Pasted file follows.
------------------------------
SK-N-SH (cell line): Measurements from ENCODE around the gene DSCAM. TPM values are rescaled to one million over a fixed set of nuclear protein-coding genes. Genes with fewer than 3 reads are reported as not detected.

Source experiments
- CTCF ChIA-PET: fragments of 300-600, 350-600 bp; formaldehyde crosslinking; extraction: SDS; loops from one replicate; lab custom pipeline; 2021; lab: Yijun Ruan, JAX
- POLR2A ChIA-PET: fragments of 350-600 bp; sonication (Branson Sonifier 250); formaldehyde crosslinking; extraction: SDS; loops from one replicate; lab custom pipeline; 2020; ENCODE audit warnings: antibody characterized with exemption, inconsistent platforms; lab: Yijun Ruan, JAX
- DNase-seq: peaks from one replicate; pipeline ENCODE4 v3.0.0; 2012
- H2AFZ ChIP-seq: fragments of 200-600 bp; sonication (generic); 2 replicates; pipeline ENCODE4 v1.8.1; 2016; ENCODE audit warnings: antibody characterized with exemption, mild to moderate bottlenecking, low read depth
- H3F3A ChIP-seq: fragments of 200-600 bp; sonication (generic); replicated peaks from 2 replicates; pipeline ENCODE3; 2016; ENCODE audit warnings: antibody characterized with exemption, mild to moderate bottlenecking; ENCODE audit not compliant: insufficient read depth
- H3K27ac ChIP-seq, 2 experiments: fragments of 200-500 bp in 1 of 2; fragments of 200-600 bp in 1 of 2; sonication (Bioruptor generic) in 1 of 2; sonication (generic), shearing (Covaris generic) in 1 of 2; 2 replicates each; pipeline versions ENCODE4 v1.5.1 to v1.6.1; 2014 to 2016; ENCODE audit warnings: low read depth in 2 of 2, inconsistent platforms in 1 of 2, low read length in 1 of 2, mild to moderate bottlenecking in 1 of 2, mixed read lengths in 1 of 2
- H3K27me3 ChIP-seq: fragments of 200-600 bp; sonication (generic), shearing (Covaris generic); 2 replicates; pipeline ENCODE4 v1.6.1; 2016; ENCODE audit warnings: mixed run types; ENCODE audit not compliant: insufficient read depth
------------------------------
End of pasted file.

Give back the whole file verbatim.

SK-N-SH (cell line): Measurements from ENCODE around the gene DSCAM. TPM values are rescaled to one million over a fixed set of nuclear protein-coding genes. Genes with fewer than 3 reads are reported as not detected.

Source experiments
- CTCF ChIA-PET: fragments of 300-600, 350-600 bp; formaldehyde crosslinking; extraction: SDS; loops from one replicate; lab custom pipeline; 2021; lab: Yijun Ruan, JAX
- POLR2A ChIA-PET: fragments of 350-600 bp; sonication (Branson Sonifier 250); formaldehyde crosslinking; extraction: SDS; loops from one replicate; lab custom pipeline; 2020; ENCODE audit warnings: antibody characterized with exemption, inconsistent platforms; lab: Yijun Ruan, JAX
- DNase-seq: peaks from one replicate; pipeline ENCODE4 v3.0.0; 2012
- H2AFZ ChIP-seq: fragments of 200-600 bp; sonication (generic); 2 replicates; pipeline ENCODE4 v1.8.1; 2016; ENCODE audit warnings: antibody characterized with exemption, mild to moderate bottlenecking, low read depth
- H3F3A ChIP-seq: fragments of 200-600 bp; sonication (generic); replicated peaks from 2 replicates; pipeline ENCODE3; 2016; ENCODE audit warnings: antibody characterized with exemption, mild to moderate bottlenecking; ENCODE audit not compliant: insufficient read depth
- H3K27ac ChIP-seq, 2 experiments: fragments of 200-500 bp in 1 of 2; fragments of 200-600 bp in 1 of 2; sonication (Bioruptor generic) in 1 of 2; sonication (generic), shearing (Covaris generic) in 1 of 2; 2 replicates each; pipeline versions ENCODE4 v1.5.1 to v1.6.1; 2014 to 2016; ENCODE audit warnings: low read depth in 2 of 2, inconsistent platforms in 1 of 2, low read length in 1 of 2, mild to moderate bottlenecking in 1 of 2, mixed read lengths in 1 of 2
- H3K27me3 ChIP-seq: fragments of 200-600 bp; sonication (generic), shearing (Covaris generic); 2 replicates; pipeline ENCODE4 v1.6.1; 2016; ENCODE audit warnings: mixed run types; ENCODE audit not compliant: insufficient read depth